Former First Lady Michelle Obama commemorated Juneteenth on Friday with a statement suggesting that those who have protested — in the past and present — have “led us forward.”
“Even though the story has never been tidy, and Black folks have had to march and fight for every inch of our freedom, our story is nonetheless one of progress,” Obama said, referring to her grandfathers, whom she said were the grandchildren of enslaved people.
They grew up in the Jim Crow south and “migrated north in search of a better life,” she continued:
But even then, they were still shut out of jobs and schools and opportunities because of the color of their skin. But they pressed forward with dignity and with purpose, raising good kids, contributing to their communities, and voting in every election. And though they didn’t live to see it themselves, I can see the smiles up on their faces knowing that their great-granddaughters ended up playing ball in the halls of the White House — a magnificent structure built by enslaved Americans.
“All across the country, there are so many more parts to this story – the generations of families whose work and service and protest has led us forward, even if the promise we seek is often delayed,” she continued.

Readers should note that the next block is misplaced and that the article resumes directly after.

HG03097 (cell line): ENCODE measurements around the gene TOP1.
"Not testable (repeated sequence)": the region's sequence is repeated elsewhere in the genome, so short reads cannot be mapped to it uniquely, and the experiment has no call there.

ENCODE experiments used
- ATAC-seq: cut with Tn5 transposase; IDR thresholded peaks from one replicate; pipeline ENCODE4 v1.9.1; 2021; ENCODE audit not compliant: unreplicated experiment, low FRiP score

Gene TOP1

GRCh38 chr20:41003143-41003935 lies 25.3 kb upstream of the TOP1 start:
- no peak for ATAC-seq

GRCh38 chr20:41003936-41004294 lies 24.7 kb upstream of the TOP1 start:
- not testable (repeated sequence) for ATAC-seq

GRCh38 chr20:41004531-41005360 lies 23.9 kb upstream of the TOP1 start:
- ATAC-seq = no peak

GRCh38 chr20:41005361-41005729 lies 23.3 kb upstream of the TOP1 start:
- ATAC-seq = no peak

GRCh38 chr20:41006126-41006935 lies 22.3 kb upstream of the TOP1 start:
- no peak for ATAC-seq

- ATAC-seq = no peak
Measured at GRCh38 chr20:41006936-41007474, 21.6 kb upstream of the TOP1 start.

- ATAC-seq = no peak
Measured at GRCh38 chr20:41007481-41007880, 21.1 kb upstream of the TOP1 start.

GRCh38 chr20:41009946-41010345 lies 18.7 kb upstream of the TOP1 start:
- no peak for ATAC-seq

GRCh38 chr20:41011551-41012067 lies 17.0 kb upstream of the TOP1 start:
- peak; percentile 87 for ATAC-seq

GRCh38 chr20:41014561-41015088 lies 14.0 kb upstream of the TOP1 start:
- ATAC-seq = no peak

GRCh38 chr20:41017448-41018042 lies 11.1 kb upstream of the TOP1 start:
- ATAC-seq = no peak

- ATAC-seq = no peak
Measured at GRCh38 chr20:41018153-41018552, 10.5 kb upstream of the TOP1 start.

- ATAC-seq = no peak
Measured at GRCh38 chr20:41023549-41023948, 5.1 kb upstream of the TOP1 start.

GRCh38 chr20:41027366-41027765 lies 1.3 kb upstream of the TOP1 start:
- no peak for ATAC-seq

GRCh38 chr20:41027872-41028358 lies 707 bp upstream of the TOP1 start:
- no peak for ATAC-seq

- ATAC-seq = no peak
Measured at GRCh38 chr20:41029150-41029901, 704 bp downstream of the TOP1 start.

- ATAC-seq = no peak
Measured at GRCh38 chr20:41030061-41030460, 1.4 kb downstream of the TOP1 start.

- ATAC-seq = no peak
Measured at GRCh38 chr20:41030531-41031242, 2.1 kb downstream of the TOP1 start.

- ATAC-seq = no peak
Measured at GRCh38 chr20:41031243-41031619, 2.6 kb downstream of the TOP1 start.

“This Juneteenth, let’s all pledge to keep using our voices — and our votes — to keep that story marching forward for our own children, and theirs,” Obama added:
— Michelle Obama (@MichelleObama) June 19, 2020
Obama’s remark follows weeks of protests, some of which descended into riots — hallmarked by looting, violence, and assault against police officers — in several prominent U.S. cities, including Washington, DC.
Rep. Alexandria Ocasio-Cortez (D-NY) commemorated the day with a call to enact Rep. Sheila Jackson Lee’s (D-TX) legislation forming a commission to study proposals for issuing reparations.
The commission would “study and consider a national apology and proposal for reparations for the institution of slavery, its subsequent de jure and de facto racial and economic discrimination against African-Americans, and the impact of these forces on living African-Americans” and “make recommendations to the Congress on appropriate remedies.”